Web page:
Art framing for Dummies

You are cordially invited to attend my PREMIER ART EXHIBITION!

Where: Frensham Studios, Farnham, Surrey, GU10 3BJ.
When: Saturday 7th December – Sunday 15th December

If you are in the area, please come down and see me and the other exhibiting artists.

Do your Christmas shopping there, because art truly makes an amazing present!
It’s thoughtful, it keeps on giving, and it won’t lose its value. It will even increase! 

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To prepare for the exhibition, I have got several of my paintings made into prints, including a limited edition run of my Kookaburra.
I have framed all of these to make beautiful ready-to-hang gifts.

I’m sure you know, framing art can be incredibly expensive. It’s normally out of reach to the young artist starting out. But following some excellent advice, I have done it myself.

Same professional finish, but more affordable for me… meaning more affordable for you!

Here’s how you can frame your artwork too:

You will need:

  • Giclée prints on cotton rag paper of your artwork.
  • Black illustration pen
  • Black wooden frames of the same size as your print.
  • Gum tape
  • Scissors
  • Personalised stickers
  • Water
  • Clean cloth
  • Patience…

1: Sign and name your artwork using your black illustration pen

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2. Get a smart black wooden frame. Standard sizes are much more affordable than bespoke sizes.

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3. Pop your print in, and put a plain piece of paper behind it to protect it from the frame.
Put the back of the frame on.

4. Get your gum tape and cut strips of the right length to cover the seams on the back.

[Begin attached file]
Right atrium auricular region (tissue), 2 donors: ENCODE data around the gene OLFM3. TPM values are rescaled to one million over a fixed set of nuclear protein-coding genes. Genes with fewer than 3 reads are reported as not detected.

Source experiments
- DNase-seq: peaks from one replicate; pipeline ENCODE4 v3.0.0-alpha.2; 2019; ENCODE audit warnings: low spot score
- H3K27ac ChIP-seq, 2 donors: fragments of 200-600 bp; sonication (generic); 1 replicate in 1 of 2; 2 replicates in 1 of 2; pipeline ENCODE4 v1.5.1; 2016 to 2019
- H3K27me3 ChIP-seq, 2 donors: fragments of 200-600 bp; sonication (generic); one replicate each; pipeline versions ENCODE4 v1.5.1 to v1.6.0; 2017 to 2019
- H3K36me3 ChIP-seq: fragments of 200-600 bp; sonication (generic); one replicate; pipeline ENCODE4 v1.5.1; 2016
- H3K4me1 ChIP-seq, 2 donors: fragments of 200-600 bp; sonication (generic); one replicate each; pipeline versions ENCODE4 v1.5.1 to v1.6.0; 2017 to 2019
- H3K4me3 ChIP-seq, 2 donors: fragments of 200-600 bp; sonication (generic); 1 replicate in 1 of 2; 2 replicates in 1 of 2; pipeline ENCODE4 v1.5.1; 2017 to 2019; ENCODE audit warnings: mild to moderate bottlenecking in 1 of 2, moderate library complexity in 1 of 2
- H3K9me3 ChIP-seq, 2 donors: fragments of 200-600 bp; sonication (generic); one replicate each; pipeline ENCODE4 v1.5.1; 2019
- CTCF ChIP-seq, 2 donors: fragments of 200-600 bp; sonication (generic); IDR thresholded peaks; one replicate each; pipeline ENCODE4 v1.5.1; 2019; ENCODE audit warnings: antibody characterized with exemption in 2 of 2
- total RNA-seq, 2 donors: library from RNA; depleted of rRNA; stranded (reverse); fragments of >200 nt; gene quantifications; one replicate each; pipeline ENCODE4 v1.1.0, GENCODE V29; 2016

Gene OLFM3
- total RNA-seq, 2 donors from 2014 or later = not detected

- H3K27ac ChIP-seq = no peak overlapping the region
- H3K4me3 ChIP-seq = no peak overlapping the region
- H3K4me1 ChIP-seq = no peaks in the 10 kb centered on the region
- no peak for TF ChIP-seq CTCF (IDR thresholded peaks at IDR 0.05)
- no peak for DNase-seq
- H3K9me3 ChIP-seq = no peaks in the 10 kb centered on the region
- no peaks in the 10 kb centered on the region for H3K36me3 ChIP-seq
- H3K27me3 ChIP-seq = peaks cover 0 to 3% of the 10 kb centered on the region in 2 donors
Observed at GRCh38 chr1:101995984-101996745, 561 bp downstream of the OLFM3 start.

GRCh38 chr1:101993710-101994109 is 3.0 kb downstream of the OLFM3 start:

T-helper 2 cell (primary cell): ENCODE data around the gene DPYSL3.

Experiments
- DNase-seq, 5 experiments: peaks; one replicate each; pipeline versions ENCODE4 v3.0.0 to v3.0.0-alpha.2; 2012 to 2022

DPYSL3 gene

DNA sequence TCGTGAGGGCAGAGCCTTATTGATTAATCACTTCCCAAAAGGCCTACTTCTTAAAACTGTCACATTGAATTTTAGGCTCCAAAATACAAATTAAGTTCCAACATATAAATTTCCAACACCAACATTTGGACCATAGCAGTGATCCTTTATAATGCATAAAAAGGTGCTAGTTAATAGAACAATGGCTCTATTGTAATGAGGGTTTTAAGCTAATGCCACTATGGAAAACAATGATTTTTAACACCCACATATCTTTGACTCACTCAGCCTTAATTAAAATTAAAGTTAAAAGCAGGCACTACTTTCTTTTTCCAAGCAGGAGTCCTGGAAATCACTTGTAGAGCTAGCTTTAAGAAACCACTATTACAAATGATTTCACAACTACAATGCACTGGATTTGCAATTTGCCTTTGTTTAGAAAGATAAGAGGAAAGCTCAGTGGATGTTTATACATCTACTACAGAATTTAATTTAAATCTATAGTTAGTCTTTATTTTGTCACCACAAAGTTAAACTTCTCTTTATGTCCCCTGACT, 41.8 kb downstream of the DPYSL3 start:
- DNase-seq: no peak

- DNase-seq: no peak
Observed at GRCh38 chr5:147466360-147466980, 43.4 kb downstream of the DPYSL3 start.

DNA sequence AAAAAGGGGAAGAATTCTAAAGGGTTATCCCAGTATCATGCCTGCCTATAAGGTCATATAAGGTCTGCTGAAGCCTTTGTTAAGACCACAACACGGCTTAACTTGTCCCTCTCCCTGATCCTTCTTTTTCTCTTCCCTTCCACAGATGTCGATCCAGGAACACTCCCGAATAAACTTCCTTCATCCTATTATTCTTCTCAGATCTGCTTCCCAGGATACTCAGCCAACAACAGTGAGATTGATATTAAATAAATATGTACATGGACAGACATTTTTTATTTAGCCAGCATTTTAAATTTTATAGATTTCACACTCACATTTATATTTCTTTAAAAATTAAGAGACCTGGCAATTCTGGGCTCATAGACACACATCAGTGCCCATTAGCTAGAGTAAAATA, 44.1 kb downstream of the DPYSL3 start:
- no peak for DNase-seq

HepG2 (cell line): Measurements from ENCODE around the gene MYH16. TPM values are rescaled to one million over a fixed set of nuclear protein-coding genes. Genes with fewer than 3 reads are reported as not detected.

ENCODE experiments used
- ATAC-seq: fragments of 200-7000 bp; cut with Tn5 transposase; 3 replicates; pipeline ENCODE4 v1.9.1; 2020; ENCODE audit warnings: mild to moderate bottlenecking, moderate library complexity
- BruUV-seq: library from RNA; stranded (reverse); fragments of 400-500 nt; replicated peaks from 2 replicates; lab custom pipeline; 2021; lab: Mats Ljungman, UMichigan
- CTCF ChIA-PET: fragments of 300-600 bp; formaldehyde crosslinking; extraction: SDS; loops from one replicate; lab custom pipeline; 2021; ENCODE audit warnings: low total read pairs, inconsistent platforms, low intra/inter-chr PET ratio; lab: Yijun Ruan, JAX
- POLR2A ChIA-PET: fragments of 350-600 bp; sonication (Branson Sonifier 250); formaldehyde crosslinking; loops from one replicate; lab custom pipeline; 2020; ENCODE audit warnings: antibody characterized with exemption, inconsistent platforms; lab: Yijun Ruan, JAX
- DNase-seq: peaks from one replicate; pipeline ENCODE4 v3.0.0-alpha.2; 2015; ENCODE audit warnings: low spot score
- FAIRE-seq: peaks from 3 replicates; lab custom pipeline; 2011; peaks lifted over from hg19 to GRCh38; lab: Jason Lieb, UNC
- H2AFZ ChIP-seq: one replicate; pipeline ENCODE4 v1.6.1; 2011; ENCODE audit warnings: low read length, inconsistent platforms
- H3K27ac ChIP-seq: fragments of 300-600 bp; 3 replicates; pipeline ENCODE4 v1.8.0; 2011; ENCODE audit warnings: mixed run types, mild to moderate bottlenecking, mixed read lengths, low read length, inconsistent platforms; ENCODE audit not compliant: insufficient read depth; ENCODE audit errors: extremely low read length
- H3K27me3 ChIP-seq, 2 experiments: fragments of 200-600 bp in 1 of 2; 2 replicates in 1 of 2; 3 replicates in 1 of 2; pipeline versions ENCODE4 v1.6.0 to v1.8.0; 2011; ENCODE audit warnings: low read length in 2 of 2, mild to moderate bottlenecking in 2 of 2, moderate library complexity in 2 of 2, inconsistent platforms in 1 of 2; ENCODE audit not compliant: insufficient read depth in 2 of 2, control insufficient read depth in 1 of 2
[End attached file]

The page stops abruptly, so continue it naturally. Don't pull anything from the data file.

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5. Using a cloth and water, dampen the shiny side of the gum tape (like an envelope)

6. Carefully paste the sticky strip along the seams on the back of your frame. This will keep all the dust out, keeping the print safe and secure.

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7. Do this for all the other sides. You may have to cut into the gum strip to avoid pasting over wall fastenings.

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8. Pop one of your personalised stickers in the corner.

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Now your artwork looks fancy and framed, but you and your clients don’t need to shell out the big bucks!

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Don’t forget about the exhibition – It would really make all of my hard work worthwhile to see you there 🙂

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How to paint a beady eye

Pencil in the shape of the eye
Think slightly squashed circle, with a smooth line right the way around. 

pencil eye

Paint in the feathers surrounding the eye using acrylic paint
The feathers close to the eye are often in an outwards direction, so use a little rounded brush to detail this. 

outline eye

Just close to the eye, the feathers will be darker, gradually getting lighter as distance from the eye increases. The feathers above the eye often catches the light, whereas below the eye is slightly more in shade – so alter your colours accordingly.